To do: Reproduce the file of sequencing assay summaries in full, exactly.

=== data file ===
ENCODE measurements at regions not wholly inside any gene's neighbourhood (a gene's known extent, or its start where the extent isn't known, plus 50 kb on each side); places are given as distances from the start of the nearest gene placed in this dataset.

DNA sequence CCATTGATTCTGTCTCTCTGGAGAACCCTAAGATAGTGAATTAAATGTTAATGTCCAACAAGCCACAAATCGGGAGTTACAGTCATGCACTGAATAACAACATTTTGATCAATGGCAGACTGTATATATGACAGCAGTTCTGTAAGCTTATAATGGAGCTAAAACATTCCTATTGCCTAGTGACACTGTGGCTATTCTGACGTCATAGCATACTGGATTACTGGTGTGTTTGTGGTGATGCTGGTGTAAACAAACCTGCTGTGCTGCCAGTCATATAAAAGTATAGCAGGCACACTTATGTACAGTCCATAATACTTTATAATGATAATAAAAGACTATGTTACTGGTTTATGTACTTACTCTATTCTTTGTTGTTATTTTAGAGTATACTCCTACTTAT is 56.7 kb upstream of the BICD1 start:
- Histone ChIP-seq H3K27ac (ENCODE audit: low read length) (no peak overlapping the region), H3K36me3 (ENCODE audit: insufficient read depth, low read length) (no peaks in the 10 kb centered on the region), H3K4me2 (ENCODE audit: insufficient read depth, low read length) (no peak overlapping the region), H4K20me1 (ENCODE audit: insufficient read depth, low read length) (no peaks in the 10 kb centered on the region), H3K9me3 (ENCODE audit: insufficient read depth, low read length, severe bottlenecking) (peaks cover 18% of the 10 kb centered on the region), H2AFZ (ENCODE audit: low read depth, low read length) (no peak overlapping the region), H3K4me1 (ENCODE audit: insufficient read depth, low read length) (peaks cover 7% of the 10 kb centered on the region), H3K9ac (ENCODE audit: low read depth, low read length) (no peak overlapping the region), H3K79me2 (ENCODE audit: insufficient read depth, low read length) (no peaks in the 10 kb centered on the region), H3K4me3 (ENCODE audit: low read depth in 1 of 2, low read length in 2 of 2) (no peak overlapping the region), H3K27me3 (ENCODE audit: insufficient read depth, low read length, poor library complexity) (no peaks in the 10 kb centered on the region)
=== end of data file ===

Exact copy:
ENCODE measurements at regions not wholly inside any gene's neighbourhood (a gene's known extent, or its start where the extent isn't known, plus 50 kb on each side); places are given as distances from the start of the nearest gene placed in this dataset.

DNA sequence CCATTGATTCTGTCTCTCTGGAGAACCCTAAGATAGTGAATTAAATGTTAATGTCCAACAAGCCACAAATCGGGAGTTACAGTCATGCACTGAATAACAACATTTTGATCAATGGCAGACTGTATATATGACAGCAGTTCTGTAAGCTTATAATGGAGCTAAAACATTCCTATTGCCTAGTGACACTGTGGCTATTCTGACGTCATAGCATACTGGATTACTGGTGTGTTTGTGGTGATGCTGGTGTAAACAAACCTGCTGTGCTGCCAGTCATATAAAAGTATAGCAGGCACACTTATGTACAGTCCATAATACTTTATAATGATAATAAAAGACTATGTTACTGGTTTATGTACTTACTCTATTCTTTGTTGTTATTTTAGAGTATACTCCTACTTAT is 56.7 kb upstream of the BICD1 start:
- Histone ChIP-seq H3K27ac (ENCODE audit: low read length) (no peak overlapping the region), H3K36me3 (ENCODE audit: insufficient read depth, low read length) (no peaks in the 10 kb centered on the region), H3K4me2 (ENCODE audit: insufficient read depth, low read length) (no peak overlapping the region), H4K20me1 (ENCODE audit: insufficient read depth, low read length) (no peaks in the 10 kb centered on the region), H3K9me3 (ENCODE audit: insufficient read depth, low read length, severe bottlenecking) (peaks cover 18% of the 10 kb centered on the region), H2AFZ (ENCODE audit: low read depth, low read length) (no peak overlapping the region), H3K4me1 (ENCODE audit: insufficient read depth, low read length) (peaks cover 7% of the 10 kb centered on the region), H3K9ac (ENCODE audit: low read depth, low read length) (no peak overlapping the region), H3K79me2 (ENCODE audit: insufficient read depth, low read length) (no peaks in the 10 kb centered on the region), H3K4me3 (ENCODE audit: low read depth in 1 of 2, low read length in 2 of 2) (no peak overlapping the region), H3K27me3 (ENCODE audit: insufficient read depth, low read length, poor library complexity) (no peaks in the 10 kb centered on the region)